Jennifer Lawrence and Harvey Weinstein presented the inaugural Advocate for Change Award to former President Bill Clinton at tonight’s 24th GLAAD Media Awards held at the JW Marriott in LA. Attorney Steve Warren received the Stephen F. Kolzak award from Charlize Theron and Leonardo DiCaprio while Summit’s The Perks of Being a Wallflower and NBC’s The New Normal topped film and TV awards. Here’s the full list of winners:
Golden Globes Movies: Winning Films Enjoy The Taste Of Victory, But Does It Really Help Oscar Chances?
If anyone thought the Golden Globes results were going to add any clarity to the topsy-turvy atmosphere that has so far characterized this year’s Oscar race, forget it. In a week that has offered crushing disappointment and major highs …
Martin Scorsese will give former President Bill Clinton a documentary treatment at HBO. The pay cable network has teamed with the Oscar-winning director for a documentary spotlighting the 42nd President of the United States. Made with Clinton’s full cooperation, the film will explore his perspectives on history, politics, culture and the world, with Scorsese producing and directing, and Steve Bing producing. “A towering figure who remains a major voice in world issues, President Clinton continues to shape the political dialogue both here and around the world,” Scorsese said. “Through intimate conversations, I hope to provide greater insight into this transcendent figure.” Added Clinton, “I am pleased that legendary director Martin Scorsese and HBO have agreed to do this film. I look forward to sharing my perspective on my years as President, and my work in the years since, with HBO’s audience.”
Scorsese is a long-time Democrat with ties to the Clintons. He supported Hillary Clinton’s 2000 and 2006 Senate campaigns.
Michelle Obama & Bill Clinton Get Grammy Noms; Ellen DeGeneres, Rachel Maddow, ‘Smash’ & ‘The Voice’ Coaches Too
They both campaigned with President Obama to help him secure a second term. Now both First Lady Michelle Obama and former President Bill Clinton have landed Grammy nominations. Both are up in the Best Spoken Word Album category for the audio version of their books American Grown (Obama) and Back To Work: Why We Need Smart Government For A Strong Economy (Clinton). Clinton won the category in 2005 for his autobiography My Life, while Obama’s husband has topped it twice — for Dreams From My Father and The Audacity Of Hope. Obama and Clinton are facing two top TV personalities in the Best Spoken Word Album field — Ellen DeGeneres (Seriously… I’m Kidding) and Rachel Maddow (Drift: The Unmooring Of American Military Power). Television’s presence on the Grammy nominations list announced tonight extends to the Best Song Written For Visual Media category, which features the tune “Let Me Be Your Star” from the pilot for NBC’s Smash, along with four songs from movies, including the Oscar-winning “Man Or Muppet” From The Muppets. (Nashville producer T Bone Burnett, who is behind the music on the freshman ABC drama, scored 2 noms for songs from The Hunger Games). The score soundtrack field includes Oscar winner The Artist.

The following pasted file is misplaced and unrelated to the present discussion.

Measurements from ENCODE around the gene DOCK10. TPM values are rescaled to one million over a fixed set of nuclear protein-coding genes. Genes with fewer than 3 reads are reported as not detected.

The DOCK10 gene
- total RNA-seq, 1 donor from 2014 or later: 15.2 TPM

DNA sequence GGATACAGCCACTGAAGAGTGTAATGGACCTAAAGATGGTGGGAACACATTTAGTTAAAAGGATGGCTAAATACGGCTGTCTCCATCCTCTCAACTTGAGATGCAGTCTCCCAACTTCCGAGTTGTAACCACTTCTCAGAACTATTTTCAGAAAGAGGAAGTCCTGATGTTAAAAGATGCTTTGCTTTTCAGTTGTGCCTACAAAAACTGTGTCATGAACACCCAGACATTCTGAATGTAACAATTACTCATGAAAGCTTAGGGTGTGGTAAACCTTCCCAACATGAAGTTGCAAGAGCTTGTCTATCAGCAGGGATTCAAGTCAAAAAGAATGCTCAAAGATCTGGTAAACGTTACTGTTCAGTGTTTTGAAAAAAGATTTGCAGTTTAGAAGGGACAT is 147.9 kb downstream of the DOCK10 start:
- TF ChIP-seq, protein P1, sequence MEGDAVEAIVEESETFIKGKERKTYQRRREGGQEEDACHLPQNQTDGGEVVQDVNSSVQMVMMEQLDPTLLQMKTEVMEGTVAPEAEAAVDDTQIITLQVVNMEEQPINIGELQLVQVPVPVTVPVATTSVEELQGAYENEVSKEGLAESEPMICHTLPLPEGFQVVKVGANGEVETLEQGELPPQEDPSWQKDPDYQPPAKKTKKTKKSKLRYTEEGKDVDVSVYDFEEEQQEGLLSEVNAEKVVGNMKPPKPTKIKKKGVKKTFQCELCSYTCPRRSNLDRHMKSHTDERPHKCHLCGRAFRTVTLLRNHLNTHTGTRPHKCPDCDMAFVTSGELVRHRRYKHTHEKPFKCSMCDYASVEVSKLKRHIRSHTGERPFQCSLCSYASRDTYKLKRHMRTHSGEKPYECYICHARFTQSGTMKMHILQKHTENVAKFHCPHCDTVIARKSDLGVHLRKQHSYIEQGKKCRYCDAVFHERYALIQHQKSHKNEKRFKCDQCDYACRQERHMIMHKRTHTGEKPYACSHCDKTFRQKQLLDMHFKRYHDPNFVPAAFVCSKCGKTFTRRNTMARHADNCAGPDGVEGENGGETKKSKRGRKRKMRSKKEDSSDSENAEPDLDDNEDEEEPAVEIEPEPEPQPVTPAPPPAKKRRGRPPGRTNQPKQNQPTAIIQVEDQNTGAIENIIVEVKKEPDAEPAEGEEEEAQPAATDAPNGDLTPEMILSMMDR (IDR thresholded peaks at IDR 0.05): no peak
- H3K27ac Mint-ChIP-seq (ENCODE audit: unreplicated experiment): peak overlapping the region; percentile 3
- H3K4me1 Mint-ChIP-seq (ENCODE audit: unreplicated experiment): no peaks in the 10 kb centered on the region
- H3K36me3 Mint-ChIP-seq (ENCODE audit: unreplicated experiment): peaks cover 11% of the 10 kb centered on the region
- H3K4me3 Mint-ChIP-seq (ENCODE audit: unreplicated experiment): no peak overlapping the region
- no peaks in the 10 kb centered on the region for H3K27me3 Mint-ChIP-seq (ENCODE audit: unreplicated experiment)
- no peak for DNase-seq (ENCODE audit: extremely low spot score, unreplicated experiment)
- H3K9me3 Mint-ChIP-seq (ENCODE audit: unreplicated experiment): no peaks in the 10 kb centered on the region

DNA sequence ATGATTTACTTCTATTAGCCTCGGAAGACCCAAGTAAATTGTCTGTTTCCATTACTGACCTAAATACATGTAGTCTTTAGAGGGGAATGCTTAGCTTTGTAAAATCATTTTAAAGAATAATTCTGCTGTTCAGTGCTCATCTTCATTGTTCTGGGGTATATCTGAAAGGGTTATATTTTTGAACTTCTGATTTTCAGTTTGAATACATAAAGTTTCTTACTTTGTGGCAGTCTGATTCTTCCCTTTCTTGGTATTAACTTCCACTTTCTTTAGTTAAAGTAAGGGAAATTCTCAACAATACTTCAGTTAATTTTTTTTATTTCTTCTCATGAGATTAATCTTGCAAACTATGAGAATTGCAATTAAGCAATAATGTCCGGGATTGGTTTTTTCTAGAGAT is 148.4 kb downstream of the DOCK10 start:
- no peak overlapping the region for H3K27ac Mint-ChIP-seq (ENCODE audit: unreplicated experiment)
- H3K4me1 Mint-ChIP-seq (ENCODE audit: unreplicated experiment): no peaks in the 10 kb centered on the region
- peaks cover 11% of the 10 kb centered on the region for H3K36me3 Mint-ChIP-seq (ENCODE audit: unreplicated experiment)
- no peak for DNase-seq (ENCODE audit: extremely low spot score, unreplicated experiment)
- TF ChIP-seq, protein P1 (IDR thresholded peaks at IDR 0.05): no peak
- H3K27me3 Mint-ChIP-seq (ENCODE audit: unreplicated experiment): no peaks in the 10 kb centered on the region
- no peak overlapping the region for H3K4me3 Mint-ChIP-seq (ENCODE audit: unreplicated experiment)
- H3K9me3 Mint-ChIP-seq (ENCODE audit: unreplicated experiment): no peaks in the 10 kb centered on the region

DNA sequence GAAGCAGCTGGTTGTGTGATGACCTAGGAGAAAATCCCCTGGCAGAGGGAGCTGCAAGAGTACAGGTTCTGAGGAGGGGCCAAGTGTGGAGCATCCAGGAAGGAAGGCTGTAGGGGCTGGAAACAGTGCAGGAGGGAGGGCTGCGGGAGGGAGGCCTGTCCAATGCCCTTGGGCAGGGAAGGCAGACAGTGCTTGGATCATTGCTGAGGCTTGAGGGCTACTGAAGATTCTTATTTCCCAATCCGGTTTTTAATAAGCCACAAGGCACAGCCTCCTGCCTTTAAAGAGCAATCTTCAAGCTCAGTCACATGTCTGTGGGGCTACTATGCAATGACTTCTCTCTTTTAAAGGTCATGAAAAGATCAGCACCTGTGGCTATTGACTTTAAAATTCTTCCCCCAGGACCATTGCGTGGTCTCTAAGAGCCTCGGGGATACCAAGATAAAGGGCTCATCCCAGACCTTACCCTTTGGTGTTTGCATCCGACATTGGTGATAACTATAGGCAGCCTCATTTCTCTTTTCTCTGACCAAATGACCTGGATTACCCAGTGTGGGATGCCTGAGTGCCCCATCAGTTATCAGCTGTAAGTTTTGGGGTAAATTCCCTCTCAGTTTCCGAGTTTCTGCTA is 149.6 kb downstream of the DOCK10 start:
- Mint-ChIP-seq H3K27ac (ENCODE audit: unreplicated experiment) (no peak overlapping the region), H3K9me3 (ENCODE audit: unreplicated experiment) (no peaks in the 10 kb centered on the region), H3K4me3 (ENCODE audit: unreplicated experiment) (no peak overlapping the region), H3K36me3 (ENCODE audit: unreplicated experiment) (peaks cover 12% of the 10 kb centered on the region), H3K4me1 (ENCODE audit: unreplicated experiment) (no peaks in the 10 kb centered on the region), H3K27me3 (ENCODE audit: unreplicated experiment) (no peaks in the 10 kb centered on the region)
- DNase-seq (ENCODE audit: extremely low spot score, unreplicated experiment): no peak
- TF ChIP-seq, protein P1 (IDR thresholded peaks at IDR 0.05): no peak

Multi-Oscar winning indie studio chief Harvey Weinstein is guest-hosting CNN’s Piers Morgan Tonight and spending the hour interviewing former President Bill Clinton. The show was pre-taped in New York this afternoon. The appearance by Weinstein, a long time Clinton …
This Funny Or Die video from writer-director Josh Greenbaum explains why non-liberal America hates Hollywood. Featuring Matt Damon, Sean Penn, Ben Stiller, Kristen Wiig, Ted Danson, Mary Steenburgen, Jack Black, and Kevin Spacey. Wait for the scene with Bill:
Spider-Man: Turn Off the Dark finally opened on Broadway on Tuesday night. There was a star-studded crowd that included Bill Clinton, a 10-minute standing ovation, and even deposed director Julie Taymor got up to take a bow. And, thank goodness, no actors fell from the rafters. A press release from the show’s reps reports that “critics and audiences cheer[ed] the opening,” and offered a few effusive blurbs from USA Today, MTV and NY1 News. Well, first of all, they weren’t reading the reviews I saw. In The New York Times (generally the review that helps a show fly or die), Ben Brantley compared its earlier incarnation to now as an “ascent from jaw-dropping badness to mere mediocrity,” but that isn’t a rave since he likened that earlier version to “watching the Hindenburg crash and burn.” The Wall Street Journal called the book “flabby and witless” and, as for the plot, “everything that happens is utterly familiar and utterly predictable.” To sum up, the WSJ offers that “$70 million and nearly nine years of effort, all squandered on a damp squib. … Never in the history of Broadway has so much been spent to so little effect.” The other Gotham papers basically said it was better than it was when Taymor was calling the shots, but essentially that its edge (not to be confused with U2′s The Edge) had been varnished away, leaving blandness and U2 songs that aren’t the catchiest that Bono and The Edge ever came up with.